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What Does it Truly Mean to Be Tender-Hearted?

Christians can sometimes have the tendency to be “hard” hearted. The other day I was scrolling through social media and realized I had just read three very devastating news articles in a row. My heart wasn’t even moved a bit. I didn’t feel sorry for those people. There was no emotional response.

This isn’t how Christians are to respond to sad news. Paul says we should, “Be ye kind one to another, tenderhearted, forgiving one another, even as God for Christ's sake hath forgiven you” (Ephesians 4:32, KJV). and Peter echoes this thought in 1 Peter 3:8, “Finally, all of you, be like-minded, be sympathetic, love one another, be compassionate and humble.” He uses the word “compassionate,” but it is the same word Paul uses in Ephesians for “tender-hearted.”

What Does Tender Mean?

Ephesians chapter four contains Paul’s teaching on how Christians are supposed to act. He spends the first few verses focusing on how the church should be unified. Our goals, habits, and passions should all align with Christ and God’s will. We may look different, act different, and see the world differently, but we all come together for God’s will. Paul ends that section in Ephesians with verse 16, “From him the whole body, joined and held together by every supporting ligament, grows and builds itself up in love, as each part does its work.” We are to work together to build up each other in love.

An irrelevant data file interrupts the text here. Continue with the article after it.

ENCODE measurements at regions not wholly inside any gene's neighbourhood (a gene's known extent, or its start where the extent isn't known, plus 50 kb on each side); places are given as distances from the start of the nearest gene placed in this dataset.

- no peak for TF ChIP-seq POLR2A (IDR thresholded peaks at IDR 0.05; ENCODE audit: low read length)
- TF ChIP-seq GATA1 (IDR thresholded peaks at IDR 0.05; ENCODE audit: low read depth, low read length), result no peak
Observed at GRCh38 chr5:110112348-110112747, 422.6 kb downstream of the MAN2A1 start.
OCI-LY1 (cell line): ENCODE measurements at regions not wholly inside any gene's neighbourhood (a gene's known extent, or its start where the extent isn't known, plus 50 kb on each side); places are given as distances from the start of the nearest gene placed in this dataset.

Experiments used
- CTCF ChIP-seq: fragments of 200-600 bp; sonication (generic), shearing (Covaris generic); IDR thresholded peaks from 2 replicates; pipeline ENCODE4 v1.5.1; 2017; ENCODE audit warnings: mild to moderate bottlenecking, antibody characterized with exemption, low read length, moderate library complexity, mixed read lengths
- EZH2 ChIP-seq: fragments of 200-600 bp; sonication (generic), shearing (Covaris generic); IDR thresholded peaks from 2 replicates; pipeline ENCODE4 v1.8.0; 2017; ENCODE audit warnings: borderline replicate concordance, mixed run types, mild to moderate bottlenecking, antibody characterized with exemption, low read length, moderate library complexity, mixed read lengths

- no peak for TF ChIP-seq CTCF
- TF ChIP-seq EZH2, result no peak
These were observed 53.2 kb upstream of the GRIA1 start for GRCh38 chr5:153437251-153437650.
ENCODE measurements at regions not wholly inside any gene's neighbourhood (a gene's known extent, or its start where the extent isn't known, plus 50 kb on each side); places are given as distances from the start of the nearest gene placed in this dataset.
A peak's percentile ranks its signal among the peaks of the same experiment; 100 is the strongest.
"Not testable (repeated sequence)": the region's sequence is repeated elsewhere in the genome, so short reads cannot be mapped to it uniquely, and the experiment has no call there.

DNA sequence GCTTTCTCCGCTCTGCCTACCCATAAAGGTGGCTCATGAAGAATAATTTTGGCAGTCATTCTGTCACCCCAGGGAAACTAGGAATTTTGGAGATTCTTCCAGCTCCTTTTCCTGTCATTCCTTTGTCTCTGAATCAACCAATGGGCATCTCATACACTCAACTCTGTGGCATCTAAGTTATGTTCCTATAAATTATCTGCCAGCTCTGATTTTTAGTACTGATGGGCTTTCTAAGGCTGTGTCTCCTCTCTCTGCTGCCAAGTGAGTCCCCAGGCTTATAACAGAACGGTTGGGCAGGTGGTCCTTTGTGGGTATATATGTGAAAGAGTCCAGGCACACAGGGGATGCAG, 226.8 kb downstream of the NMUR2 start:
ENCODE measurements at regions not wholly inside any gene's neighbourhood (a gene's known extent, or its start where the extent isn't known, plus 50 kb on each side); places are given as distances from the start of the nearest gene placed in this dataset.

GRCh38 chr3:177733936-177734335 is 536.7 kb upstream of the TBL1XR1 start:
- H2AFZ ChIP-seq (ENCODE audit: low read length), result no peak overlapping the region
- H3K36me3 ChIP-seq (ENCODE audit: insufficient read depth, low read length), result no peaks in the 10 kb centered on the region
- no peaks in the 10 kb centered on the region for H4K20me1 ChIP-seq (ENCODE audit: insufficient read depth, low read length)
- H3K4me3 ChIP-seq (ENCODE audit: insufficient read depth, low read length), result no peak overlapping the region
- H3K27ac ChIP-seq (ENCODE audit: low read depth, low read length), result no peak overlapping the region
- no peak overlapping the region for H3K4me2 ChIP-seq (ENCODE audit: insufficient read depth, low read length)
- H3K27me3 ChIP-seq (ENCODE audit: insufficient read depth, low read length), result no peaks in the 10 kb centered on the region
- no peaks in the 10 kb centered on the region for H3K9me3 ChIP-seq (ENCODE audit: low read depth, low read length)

The next section, Ephesians 4:17-32, zooms in to individual believers and how we can build up each other in love. Paul moves from the collective church to the people who make up the church. He speaks about how we should renew our minds, curb our anger, and seek to love one another.

At the end, Paul sums up everything with verse thirty-two. “Be kind and compassionate to one another, forgiving each other, just as in Christ God forgave you.” The word “compassionate” is our “tender-hearted” word. It is a Greek word that means “love coming from deep inside us.”